We have a good friend, Tahani, who likes throwing big get togethers with friends she knows from all different walks of life. We never spend time with her alone nowadays, we only ever see her in a big group.
Because of this, we’ve become friendly with some of her other friends, Chidi and Eleanor. We’re not close enough friends to spend time with them without Tahani – we don’t even have their phone numbers! – but we get on well when we chat at parties and we’re friends on Facebook.
Now to the problem: our wedding venue has quite limited space. When we were working out our guest list, we didn’t even think of Chidi and Eleanor. We had a hard enough time fitting in our family and close friends, never mind friends of friends!
But we invited Tahani – and Tahani has assumed Chidi and Eleanor are coming. She’s told them all about the day and even talked about car pooling with them!
She told us about it casually – like it wouldn’t even be a question that these people who we’ve hung around with maybe five times in total would be coming to our wedding – and now we don’t know what to do.
I feel awkward about it and think maybe we should find some room for them from somewhere to avoid hurting any feelings, but my fiancée doesn’t want to give up space at our small wedding for friends of a friend.
What should we do?
– In The Bad Place (Guest List Planning)
A wedding website is one of the most useful tools you have to help plan your wedding. (And I’m not just saying that because I’m massively biased.)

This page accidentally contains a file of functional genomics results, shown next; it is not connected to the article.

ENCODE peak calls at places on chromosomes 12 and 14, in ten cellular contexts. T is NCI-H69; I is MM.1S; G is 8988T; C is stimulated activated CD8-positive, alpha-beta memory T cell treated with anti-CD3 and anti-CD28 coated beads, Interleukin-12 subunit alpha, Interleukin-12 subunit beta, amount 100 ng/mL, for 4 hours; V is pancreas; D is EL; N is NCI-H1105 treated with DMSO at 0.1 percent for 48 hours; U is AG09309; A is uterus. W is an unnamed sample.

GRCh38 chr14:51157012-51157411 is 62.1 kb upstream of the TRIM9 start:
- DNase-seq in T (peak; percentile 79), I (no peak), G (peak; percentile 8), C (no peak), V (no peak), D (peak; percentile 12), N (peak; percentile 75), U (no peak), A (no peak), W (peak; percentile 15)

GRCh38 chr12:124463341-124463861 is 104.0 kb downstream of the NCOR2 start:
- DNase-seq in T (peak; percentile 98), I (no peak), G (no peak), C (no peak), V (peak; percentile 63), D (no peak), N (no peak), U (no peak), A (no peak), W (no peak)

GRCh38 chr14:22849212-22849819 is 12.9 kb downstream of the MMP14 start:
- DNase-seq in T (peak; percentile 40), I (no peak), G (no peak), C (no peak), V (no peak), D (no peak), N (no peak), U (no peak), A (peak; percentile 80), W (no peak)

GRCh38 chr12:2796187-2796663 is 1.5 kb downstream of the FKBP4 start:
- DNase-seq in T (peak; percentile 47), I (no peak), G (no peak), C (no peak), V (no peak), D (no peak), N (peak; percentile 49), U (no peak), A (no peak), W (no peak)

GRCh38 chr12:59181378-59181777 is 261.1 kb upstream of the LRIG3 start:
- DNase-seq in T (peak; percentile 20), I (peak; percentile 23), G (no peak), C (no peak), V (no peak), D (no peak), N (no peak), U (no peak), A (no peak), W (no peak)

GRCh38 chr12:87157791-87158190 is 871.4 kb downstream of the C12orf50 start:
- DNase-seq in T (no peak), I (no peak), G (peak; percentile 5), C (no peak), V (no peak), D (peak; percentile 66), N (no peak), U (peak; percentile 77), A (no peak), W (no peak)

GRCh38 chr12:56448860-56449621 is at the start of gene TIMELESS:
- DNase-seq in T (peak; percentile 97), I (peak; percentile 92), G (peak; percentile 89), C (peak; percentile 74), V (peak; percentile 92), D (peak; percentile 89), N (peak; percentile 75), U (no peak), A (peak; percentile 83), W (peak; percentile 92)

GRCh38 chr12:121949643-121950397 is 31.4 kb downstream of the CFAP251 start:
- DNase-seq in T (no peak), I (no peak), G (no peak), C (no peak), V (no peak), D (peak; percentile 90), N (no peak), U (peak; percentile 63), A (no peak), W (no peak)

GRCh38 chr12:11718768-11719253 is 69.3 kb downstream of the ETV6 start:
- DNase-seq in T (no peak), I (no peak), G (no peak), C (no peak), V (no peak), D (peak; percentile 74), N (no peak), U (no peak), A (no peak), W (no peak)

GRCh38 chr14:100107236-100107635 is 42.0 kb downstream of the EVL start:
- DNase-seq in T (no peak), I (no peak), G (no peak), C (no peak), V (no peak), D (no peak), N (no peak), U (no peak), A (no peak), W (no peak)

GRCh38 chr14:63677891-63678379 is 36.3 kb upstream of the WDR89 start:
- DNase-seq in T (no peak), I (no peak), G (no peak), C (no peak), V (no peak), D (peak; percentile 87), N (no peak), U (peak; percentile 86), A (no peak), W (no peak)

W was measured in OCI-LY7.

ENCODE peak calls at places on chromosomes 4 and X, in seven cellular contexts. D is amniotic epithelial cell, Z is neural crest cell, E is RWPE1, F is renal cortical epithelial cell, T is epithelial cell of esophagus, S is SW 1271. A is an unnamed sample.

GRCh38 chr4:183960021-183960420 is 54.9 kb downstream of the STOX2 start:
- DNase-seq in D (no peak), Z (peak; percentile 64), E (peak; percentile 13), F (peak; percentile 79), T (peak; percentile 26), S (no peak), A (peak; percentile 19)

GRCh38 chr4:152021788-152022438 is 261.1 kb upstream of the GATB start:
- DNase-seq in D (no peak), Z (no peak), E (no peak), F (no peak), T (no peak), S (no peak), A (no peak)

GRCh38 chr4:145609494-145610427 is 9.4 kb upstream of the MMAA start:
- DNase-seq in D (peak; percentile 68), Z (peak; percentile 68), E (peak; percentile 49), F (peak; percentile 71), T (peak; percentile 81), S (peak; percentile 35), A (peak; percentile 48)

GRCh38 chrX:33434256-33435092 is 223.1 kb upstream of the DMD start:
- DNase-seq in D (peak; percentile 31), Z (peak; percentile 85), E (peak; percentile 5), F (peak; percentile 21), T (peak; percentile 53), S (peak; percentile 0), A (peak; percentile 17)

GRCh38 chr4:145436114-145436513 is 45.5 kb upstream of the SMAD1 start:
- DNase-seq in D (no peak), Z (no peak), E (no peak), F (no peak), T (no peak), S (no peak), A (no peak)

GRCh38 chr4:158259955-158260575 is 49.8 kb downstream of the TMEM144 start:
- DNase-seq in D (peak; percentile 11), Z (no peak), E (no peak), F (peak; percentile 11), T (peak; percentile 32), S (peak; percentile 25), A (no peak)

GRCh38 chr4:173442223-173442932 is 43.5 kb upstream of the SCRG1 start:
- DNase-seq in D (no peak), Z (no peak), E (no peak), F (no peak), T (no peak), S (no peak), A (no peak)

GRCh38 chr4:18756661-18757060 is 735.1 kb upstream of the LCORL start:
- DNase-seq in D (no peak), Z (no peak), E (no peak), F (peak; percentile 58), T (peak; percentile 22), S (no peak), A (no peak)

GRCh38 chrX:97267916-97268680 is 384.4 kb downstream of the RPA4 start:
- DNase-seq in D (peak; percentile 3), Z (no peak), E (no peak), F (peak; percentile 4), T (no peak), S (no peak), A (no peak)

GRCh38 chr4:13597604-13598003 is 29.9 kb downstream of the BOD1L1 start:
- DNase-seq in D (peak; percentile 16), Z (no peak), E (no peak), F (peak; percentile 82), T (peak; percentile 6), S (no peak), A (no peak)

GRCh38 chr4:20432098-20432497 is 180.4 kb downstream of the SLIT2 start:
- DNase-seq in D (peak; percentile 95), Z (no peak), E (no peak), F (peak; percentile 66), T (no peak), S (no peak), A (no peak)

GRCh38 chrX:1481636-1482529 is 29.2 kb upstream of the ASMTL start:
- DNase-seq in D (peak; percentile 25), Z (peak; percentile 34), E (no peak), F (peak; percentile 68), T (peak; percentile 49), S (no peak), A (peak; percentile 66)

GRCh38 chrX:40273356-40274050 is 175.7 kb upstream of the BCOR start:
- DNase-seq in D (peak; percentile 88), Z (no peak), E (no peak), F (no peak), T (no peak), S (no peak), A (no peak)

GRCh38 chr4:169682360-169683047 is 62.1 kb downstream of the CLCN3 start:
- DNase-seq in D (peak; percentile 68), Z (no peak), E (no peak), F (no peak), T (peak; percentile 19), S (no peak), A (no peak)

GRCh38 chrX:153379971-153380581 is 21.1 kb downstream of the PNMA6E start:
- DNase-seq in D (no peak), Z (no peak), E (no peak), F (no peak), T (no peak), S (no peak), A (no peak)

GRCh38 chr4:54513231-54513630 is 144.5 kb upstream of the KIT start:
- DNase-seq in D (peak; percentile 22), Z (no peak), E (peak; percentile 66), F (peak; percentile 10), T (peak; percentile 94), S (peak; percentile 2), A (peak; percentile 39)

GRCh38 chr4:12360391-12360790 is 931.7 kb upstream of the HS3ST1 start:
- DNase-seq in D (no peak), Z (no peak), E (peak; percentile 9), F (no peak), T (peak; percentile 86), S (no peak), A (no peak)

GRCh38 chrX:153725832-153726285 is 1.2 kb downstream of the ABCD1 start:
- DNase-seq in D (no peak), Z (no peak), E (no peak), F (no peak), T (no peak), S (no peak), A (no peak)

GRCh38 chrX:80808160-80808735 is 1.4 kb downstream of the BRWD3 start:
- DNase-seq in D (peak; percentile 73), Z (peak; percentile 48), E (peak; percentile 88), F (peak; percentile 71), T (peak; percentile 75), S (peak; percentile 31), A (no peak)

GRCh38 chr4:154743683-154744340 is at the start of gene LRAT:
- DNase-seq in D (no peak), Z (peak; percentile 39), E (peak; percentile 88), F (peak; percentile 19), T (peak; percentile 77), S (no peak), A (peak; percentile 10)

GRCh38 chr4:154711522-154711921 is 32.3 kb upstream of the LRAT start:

A wedding website can organise your guests, remind people to RSVP on time, collate everything you need to know in one place, and save you having to answer the same question over and over again. (Are there more beautiful, voice-saving words in the English language than, ‘It’s on the website’?)
We’ve spoken before about how useful they are (so useful) – but what do you need to have on your wedding website to make it useful? What information do your guests need to know?
We’ve put together a list of the 6 things you need to have on your wedding website.
Already Owns Enough Toasters has written into our Problem Pal advice column with a worry a lot of couples have:
Can you ever ask for money for your wedding or will everyone think you’re being rude?
My fiancé and I have been living together for a long time and we already have everything we need.
We’re getting married in France and we don’t want our family to have to bring presents with them. And we don’t want to haul them back, either!
Can we ask for money without it coming across the wrong way?
Yes. Yes you can.
Yes. You do have to write thank you cards for your wedding.
While there are a lot of wedding traditions you can take or leave, thank you cards are about manners. Wedding guests go all out, gifting money and expensive presents – even if you’ve asked them not to!
A hand-written thank you card shows you appreciate what they’ve done to support you.
But hand-writing thank you cards doesn’t mean risking RSI. There are a few things you can do to make it easier on yourself – while still making the cards feel personal and appreciated.
The word ‘wedding’ conjures a fixed image for people, based on hundreds of years of tradition. A diamond ring. A white dress. A cringey disco.
But some of those ‘must-have’ wedding traditions aren’t even that traditional. (White dresses only got popular in 1840!) And they probably aren’t you, either.
Here’s the thing: your day should feel like your day. With the time, money, and effort you put into your wedding, you should have a day you love, that reflects you and your partner – not snobby etiquette writers from 1803.
It can be hard to feel you can push back on wedding traditions – especially when everyone from your in-laws to your dog walker keeps telling you you need to do this or you’ll regret not doing that.
But you don’t have to have anything at your wedding that you don’t love. Really.